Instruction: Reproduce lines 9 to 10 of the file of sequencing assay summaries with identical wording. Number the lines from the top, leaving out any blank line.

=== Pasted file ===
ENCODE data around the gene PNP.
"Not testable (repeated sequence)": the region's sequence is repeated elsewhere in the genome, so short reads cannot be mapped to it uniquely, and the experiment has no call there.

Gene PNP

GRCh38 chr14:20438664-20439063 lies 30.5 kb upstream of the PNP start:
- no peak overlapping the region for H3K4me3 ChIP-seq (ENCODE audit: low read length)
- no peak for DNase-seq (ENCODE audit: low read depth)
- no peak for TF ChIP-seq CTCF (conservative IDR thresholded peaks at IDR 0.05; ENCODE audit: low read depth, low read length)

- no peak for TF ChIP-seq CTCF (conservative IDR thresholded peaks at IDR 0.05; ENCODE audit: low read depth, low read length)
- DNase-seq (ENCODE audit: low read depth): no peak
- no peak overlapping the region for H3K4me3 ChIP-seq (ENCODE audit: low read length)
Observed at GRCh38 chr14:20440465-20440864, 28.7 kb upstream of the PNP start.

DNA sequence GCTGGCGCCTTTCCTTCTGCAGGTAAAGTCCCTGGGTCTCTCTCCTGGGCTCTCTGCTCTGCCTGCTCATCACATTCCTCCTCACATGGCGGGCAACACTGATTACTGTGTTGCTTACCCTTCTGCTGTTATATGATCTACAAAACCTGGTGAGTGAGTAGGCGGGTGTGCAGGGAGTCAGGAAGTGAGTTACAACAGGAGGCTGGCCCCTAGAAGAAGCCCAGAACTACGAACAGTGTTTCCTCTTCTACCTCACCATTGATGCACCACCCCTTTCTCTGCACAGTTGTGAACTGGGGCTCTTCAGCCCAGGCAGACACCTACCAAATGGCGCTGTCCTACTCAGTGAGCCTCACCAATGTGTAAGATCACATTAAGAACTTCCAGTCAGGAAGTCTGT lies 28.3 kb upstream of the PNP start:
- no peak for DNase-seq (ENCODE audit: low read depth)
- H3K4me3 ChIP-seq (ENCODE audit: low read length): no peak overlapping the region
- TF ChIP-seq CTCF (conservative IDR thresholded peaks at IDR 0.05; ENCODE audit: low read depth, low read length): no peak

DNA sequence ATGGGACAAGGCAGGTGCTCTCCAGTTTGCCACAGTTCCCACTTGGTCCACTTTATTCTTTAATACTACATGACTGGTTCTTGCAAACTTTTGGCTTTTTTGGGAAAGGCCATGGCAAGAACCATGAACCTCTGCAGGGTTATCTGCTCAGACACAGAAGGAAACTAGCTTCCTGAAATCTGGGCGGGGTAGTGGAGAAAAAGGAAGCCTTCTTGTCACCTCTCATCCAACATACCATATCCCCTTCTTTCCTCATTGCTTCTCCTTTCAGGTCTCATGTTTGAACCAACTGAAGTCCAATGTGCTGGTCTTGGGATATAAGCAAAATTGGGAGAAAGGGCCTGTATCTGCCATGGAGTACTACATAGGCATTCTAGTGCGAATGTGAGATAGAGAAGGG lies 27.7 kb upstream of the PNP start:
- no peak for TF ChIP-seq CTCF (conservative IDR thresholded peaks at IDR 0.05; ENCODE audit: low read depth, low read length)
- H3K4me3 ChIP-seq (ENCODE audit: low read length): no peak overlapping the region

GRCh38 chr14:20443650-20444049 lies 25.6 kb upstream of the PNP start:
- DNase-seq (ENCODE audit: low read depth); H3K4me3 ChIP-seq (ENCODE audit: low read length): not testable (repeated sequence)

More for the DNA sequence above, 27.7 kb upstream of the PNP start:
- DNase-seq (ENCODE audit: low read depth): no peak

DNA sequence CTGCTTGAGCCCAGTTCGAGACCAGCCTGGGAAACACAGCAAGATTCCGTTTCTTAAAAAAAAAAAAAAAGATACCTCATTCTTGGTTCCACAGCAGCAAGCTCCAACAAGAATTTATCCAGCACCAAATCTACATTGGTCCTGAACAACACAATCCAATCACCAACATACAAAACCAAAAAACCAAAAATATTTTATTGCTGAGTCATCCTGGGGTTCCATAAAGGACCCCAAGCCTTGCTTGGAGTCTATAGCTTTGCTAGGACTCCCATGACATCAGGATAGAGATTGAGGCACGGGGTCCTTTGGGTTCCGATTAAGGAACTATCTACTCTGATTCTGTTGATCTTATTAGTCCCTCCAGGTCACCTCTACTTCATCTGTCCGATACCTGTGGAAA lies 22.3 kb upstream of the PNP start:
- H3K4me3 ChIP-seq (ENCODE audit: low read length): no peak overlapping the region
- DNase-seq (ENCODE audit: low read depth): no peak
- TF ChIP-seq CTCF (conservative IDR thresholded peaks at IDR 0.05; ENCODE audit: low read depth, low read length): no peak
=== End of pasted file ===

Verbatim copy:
- DNase-seq (ENCODE audit: low read depth): no peak
- no peak overlapping the region for H3K4me3 ChIP-seq (ENCODE audit: low read length)